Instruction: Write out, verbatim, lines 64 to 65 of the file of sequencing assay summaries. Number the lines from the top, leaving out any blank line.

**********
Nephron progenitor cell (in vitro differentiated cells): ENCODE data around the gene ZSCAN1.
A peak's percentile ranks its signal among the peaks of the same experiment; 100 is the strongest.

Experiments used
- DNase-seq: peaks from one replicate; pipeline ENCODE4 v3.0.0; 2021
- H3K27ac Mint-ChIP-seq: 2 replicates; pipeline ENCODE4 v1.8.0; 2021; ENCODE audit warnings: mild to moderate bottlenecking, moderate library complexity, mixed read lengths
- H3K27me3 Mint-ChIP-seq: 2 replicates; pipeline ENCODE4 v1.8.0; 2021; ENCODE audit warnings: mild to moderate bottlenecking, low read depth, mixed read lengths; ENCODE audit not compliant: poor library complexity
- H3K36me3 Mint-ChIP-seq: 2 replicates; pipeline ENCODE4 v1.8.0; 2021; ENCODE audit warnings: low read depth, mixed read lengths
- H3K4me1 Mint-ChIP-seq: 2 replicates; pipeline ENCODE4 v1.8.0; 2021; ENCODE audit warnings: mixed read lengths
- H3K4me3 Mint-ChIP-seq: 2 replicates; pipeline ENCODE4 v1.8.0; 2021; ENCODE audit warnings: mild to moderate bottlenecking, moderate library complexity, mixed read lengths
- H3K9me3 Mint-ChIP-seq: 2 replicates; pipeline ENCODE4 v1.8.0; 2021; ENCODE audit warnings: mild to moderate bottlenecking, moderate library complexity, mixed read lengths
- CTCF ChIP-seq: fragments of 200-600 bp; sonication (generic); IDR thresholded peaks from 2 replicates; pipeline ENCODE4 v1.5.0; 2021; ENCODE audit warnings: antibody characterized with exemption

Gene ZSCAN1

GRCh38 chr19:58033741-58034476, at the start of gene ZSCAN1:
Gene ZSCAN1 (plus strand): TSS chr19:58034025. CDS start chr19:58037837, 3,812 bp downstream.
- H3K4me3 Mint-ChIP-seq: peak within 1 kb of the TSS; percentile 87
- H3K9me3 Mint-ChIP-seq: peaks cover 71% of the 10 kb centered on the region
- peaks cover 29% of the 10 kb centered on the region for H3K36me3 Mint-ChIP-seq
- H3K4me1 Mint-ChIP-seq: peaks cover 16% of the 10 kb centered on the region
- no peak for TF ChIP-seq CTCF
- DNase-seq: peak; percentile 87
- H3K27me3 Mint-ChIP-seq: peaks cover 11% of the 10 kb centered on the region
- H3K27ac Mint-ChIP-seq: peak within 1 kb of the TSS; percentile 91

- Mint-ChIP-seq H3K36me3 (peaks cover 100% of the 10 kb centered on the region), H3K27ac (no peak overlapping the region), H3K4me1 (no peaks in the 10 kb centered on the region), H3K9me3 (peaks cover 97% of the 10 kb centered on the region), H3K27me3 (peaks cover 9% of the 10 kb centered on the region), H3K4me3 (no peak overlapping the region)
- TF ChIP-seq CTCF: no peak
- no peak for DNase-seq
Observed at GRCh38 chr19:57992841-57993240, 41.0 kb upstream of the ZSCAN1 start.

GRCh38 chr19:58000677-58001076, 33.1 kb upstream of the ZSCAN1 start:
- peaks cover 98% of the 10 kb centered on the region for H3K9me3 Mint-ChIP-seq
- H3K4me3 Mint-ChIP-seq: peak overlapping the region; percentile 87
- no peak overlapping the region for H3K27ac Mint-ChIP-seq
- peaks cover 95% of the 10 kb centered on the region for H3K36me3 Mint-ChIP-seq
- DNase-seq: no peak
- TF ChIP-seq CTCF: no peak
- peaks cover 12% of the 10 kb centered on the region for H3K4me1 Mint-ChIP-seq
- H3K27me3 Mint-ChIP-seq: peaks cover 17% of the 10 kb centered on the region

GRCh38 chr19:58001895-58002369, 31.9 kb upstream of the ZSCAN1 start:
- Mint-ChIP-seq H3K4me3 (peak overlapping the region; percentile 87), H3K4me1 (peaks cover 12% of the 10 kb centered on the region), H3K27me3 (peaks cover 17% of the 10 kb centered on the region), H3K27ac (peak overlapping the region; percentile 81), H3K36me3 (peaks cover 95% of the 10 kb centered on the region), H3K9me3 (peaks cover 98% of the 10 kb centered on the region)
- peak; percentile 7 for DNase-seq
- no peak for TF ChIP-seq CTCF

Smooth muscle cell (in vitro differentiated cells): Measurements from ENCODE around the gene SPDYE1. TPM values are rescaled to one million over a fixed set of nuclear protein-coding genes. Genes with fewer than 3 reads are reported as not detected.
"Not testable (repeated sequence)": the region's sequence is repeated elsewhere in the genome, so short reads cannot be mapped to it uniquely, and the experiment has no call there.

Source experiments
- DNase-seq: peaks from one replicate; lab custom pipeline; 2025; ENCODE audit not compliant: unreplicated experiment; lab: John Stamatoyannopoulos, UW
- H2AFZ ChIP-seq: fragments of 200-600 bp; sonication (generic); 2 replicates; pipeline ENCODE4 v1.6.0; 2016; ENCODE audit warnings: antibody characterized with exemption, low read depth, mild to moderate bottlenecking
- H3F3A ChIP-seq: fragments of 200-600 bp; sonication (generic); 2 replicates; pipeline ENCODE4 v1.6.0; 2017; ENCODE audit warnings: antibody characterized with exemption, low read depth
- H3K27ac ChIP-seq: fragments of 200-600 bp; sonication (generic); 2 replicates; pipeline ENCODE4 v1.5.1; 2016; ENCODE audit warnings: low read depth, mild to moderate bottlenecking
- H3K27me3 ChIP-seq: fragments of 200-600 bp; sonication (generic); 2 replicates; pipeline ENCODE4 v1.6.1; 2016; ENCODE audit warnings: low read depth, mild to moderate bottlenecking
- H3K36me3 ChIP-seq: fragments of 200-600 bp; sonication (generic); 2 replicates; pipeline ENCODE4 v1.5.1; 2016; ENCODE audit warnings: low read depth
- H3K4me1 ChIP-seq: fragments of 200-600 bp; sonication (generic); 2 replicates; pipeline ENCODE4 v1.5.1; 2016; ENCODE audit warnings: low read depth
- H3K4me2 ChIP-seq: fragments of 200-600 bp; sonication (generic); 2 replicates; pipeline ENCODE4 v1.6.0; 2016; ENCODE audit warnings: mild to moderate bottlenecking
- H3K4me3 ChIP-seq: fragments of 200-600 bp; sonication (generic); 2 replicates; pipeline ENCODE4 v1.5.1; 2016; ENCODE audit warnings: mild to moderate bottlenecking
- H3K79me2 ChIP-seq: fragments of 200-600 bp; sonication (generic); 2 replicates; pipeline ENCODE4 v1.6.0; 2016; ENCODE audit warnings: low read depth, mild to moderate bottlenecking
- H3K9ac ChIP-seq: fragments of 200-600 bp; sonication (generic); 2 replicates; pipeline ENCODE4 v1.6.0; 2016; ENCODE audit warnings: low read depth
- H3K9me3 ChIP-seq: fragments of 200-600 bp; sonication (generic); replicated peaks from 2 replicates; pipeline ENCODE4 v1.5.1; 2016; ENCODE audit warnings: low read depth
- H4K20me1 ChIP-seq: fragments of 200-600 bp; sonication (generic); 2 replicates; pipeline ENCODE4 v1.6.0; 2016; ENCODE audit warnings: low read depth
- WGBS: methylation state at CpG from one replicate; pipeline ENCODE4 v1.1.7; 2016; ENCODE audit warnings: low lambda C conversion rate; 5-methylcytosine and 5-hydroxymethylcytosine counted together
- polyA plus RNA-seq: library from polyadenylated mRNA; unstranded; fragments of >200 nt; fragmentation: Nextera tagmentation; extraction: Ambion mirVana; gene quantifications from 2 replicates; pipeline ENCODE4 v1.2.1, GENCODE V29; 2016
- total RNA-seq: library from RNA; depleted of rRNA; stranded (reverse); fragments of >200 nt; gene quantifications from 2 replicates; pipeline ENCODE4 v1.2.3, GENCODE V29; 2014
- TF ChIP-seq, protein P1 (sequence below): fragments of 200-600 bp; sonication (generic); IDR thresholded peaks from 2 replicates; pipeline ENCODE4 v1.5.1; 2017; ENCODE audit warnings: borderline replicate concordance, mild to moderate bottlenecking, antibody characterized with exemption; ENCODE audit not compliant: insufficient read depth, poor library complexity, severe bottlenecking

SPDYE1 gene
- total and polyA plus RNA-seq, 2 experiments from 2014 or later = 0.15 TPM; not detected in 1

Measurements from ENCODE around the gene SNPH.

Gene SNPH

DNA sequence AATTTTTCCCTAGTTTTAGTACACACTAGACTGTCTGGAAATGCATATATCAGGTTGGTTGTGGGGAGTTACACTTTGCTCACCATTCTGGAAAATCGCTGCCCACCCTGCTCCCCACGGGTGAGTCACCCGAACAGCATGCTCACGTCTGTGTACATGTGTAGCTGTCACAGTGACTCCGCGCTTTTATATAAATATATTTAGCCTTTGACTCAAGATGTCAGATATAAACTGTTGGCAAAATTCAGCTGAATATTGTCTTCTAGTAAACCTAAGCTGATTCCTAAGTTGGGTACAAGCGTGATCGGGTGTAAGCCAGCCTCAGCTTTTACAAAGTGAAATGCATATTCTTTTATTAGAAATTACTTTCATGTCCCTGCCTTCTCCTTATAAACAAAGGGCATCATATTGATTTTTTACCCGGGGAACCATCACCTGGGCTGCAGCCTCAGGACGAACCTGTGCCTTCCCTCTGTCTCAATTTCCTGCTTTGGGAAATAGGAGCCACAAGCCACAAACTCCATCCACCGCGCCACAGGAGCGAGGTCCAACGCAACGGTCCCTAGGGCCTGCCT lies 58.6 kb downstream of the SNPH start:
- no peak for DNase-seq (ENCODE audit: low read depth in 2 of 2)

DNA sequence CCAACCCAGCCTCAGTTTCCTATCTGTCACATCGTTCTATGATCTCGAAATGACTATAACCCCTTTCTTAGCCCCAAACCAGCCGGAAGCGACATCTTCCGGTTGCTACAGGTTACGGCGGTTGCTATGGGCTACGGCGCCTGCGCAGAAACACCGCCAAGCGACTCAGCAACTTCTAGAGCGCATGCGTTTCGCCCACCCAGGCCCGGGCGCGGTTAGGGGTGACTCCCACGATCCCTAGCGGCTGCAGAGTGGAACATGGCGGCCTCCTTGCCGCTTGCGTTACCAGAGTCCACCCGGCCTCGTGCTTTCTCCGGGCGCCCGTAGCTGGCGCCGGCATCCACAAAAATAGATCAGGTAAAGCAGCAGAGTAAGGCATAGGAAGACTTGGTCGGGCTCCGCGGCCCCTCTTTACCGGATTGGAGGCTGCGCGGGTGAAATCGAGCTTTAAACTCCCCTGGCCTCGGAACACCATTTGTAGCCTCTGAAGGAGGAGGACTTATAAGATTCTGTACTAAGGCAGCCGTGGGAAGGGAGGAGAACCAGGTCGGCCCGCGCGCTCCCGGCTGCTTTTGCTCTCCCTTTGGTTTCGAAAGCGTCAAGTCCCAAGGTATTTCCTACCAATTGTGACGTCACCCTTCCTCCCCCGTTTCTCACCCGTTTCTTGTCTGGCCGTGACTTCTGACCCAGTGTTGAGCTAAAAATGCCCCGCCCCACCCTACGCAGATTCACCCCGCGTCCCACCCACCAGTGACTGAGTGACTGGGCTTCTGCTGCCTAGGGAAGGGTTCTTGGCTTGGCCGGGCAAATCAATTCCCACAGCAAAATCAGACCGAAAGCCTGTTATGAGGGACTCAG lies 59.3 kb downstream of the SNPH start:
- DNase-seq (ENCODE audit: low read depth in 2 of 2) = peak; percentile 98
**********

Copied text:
DNA sequence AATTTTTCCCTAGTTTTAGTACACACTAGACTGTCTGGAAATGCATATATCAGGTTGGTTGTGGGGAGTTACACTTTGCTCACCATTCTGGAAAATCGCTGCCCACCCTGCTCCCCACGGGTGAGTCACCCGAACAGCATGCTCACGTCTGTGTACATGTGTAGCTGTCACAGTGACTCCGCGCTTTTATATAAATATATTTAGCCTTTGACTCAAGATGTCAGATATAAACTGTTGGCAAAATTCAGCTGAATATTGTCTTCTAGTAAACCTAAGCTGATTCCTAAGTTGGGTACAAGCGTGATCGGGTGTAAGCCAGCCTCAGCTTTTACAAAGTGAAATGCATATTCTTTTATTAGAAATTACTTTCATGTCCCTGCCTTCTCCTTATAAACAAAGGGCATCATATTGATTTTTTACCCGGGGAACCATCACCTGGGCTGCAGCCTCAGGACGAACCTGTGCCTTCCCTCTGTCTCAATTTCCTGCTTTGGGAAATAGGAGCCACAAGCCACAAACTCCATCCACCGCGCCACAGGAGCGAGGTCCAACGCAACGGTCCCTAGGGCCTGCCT lies 58.6 kb downstream of the SNPH start:
- no peak for DNase-seq (ENCODE audit: low read depth in 2 of 2)